A Changeable Thinking Habit Rather Than Need
General Semantics: Words Are Not What They Represent
Sleeping, eating, breathing, (to a certain degree) sex: these are all needs! They preserve life. Most other things we want are desires; having a good job, exotic holidays, etc. It is clear that a sense of self-worth or high self-esteem is not a need, but it’s not really a typical desire either. So what is it then?
Self-esteem is mostly a thinking habit of evaluating the entire self, based on its aspect(s).
Long definition: A sense of high or low self-esteem (self-respect, self-confidence, self-assurance, self-worth) is just an ABSTRACTION – the process of the primitive identification of the entire being with the abstracted idea of being ‘good’ or ‘bad’ (‘worthy’ or ‘worthless’, ‘superior’ or ‘inferior’) based on the perception (realistic or not), of our performance or some other characteristic of self, such as looks.
- If I do well [at work, in sex,] – I’m self-confident [competent, a good lover, etc.]. If not, I’m nobody.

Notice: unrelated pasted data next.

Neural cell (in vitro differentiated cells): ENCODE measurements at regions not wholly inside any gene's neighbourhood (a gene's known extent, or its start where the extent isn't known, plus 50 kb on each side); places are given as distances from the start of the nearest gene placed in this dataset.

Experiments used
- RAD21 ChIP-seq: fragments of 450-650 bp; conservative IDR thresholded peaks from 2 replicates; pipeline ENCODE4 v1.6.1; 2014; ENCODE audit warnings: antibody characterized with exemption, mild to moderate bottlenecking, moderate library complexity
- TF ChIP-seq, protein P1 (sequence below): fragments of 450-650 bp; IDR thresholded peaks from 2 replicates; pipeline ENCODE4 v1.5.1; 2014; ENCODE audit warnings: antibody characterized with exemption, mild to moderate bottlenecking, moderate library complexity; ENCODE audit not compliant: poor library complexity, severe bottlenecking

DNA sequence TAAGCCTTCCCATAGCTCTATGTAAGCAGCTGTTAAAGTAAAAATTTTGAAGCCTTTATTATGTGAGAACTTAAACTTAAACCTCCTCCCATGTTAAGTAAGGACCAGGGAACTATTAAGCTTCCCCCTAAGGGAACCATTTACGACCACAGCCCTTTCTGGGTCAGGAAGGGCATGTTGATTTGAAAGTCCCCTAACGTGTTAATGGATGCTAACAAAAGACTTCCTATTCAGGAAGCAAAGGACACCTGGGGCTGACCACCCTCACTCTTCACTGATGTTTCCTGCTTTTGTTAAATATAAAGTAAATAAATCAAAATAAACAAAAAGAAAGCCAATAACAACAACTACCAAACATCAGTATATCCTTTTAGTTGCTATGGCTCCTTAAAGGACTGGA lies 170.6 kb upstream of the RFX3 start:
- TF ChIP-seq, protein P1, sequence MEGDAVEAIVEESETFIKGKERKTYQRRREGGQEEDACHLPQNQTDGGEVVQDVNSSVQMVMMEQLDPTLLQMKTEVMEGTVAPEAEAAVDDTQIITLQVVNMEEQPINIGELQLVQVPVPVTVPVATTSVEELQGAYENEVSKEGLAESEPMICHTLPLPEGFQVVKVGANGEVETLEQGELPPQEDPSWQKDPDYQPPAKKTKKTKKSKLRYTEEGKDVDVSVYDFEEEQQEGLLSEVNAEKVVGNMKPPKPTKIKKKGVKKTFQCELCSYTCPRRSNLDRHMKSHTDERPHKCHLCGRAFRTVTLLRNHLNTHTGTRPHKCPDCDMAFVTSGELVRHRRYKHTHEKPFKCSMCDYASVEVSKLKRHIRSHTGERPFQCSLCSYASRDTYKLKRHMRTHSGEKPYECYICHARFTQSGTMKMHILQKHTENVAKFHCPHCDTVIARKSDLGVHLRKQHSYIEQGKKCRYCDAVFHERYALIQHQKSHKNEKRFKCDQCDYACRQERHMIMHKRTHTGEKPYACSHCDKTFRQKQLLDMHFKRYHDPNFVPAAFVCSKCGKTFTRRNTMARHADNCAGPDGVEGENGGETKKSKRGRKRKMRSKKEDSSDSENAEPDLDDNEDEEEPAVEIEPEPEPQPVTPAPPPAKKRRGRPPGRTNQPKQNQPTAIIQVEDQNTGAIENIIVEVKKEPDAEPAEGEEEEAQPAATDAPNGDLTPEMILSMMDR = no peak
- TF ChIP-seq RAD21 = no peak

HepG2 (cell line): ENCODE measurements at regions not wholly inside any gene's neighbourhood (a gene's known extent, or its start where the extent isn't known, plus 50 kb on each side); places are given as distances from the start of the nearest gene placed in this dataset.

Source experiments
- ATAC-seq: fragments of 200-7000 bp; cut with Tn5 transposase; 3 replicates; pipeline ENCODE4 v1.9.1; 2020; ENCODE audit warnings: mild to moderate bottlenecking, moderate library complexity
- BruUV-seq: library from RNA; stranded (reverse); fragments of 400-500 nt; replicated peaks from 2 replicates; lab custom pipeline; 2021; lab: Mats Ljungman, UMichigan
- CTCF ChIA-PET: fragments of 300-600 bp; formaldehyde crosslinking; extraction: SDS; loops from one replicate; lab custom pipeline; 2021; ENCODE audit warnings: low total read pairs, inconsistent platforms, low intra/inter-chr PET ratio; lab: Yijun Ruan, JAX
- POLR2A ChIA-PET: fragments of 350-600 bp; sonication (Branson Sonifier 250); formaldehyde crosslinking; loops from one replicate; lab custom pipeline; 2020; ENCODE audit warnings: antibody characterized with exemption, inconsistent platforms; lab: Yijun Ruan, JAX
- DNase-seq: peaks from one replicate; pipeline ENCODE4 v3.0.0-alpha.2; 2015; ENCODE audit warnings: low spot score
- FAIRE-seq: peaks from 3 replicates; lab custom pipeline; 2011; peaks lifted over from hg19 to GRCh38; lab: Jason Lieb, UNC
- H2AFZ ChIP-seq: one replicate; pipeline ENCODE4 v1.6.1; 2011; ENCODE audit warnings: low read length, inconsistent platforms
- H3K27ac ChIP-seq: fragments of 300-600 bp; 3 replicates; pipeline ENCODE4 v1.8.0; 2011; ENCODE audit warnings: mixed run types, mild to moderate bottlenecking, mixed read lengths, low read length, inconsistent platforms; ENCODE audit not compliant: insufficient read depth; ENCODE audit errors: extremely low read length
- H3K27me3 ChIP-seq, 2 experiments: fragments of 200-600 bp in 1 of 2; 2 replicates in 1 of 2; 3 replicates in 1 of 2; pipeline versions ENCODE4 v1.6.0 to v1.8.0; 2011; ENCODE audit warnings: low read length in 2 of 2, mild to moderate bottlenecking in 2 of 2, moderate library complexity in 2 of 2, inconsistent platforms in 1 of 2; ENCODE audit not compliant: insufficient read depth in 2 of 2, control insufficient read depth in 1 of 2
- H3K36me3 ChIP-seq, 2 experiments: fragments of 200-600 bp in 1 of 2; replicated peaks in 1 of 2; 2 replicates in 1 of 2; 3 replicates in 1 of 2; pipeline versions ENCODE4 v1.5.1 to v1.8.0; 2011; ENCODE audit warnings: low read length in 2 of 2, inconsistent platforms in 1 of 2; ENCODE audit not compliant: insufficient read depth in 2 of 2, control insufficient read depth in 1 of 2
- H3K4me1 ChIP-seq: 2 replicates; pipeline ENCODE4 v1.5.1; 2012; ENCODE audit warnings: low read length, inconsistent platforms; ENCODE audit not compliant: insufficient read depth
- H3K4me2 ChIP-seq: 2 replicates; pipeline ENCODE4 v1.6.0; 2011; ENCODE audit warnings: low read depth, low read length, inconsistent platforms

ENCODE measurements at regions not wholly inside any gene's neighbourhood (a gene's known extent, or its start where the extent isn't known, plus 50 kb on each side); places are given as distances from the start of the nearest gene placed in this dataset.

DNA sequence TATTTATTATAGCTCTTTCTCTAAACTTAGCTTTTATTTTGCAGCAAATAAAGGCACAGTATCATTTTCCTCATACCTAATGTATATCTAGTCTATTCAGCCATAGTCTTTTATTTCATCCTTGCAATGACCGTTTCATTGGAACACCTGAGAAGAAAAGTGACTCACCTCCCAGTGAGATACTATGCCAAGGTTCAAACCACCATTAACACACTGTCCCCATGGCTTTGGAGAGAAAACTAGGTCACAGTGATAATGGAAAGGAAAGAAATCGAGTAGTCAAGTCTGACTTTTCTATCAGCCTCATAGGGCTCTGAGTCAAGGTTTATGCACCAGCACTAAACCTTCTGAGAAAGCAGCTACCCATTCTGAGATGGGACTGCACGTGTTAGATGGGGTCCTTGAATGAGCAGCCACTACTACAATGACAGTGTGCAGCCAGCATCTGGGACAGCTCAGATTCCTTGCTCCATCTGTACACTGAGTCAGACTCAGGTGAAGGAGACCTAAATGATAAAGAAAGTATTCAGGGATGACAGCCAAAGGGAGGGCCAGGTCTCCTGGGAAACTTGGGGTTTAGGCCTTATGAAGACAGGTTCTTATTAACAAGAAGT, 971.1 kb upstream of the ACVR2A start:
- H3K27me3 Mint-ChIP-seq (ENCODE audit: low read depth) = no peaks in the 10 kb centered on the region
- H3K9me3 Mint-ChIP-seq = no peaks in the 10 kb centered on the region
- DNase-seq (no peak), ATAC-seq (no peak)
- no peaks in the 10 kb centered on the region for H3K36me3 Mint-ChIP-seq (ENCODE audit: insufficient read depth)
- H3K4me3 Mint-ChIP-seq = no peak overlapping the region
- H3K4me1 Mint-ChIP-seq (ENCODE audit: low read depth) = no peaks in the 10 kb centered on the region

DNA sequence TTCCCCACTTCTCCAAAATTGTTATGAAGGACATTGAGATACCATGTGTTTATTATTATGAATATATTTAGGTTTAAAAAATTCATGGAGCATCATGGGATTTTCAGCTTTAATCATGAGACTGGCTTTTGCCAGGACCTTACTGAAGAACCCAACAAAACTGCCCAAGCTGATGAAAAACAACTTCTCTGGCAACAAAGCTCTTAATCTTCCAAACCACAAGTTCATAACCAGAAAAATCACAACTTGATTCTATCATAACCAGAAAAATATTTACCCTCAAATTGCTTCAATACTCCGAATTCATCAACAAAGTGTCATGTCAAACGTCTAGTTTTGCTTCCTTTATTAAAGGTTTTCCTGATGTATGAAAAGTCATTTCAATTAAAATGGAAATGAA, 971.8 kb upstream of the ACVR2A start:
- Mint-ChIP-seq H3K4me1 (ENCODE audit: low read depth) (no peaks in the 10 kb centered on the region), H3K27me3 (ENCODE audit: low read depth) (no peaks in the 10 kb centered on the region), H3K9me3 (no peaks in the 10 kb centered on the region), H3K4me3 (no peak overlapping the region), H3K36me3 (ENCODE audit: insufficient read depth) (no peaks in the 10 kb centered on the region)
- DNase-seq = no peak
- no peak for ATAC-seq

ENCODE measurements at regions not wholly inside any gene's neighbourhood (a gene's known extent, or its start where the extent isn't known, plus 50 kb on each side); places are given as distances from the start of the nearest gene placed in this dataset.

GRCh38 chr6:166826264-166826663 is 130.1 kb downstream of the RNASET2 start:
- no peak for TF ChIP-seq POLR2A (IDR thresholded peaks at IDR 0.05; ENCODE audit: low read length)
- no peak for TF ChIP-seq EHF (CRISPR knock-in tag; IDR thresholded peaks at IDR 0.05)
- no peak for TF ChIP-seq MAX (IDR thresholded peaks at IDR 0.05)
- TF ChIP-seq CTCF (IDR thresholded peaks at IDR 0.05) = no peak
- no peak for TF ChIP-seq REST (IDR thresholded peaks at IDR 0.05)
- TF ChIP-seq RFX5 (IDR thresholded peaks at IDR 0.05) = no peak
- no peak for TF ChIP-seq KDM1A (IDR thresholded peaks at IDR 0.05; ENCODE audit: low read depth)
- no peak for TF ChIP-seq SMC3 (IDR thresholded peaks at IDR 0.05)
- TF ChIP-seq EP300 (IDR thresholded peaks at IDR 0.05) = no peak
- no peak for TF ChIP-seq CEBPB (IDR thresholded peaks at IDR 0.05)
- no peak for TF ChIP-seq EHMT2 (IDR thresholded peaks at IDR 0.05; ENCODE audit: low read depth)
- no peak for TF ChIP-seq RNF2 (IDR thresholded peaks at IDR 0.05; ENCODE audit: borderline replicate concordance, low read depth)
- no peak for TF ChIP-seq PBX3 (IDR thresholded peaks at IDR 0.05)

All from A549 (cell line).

- If something is wrong with me – I’m inferior. Otherwise, others are inferior and I’m superior!
General semantics backs the “habit” argument and outlines its consequences: “Abstracting by necessity involves evaluating, whether conscious or not…The non-awareness of which may lead to disturbing, frustrating, or disastrous misevaluations and consequences…if we retain the primitive confusions of abstractions.” (Alfred Korzybski, the Founder of General Semantics)
Since self-esteem is a thinking habit, we can radically change this “way of thinking’! First, realize we’re overgeneralizing our self-worth – either to be too negative (low self-esteem) or too positive (high self-esteem). Second, develop the unconditional self-acceptance thinking habit (refuse self-evaluations) and internalize the philosophy that humans are too complex to be (over)generalized.
General Semantics notionally support unconditional self-acceptance: “A recanalization and retraining of our usual method of evaluation is required, and this is often a challenge. It necessitates ‘thinking’ in terms of ‘facts,’ or visualizing processes, before making generalizations. Making us conscious of our unconscious assumptions is essential; it is involved in all psychotherapy and should be a part of education.” (Korzybski)
“Disequilibrate self-assurance by demonstrating that our sensory perceptions are not reliable. Accept the fact that the world which each one of us perceives is not an ‘objective’, but a ‘subjective’ world of happenings-meanings. It is not sufficient to ‘understand’ certain principles and to accept them ‘intellectually.’ It is imperative to change our habitual methods of thinking, and this is not easy as it seems.” (Dr. Adelbert Ames, Jr., Hanover Institute and Princeton University)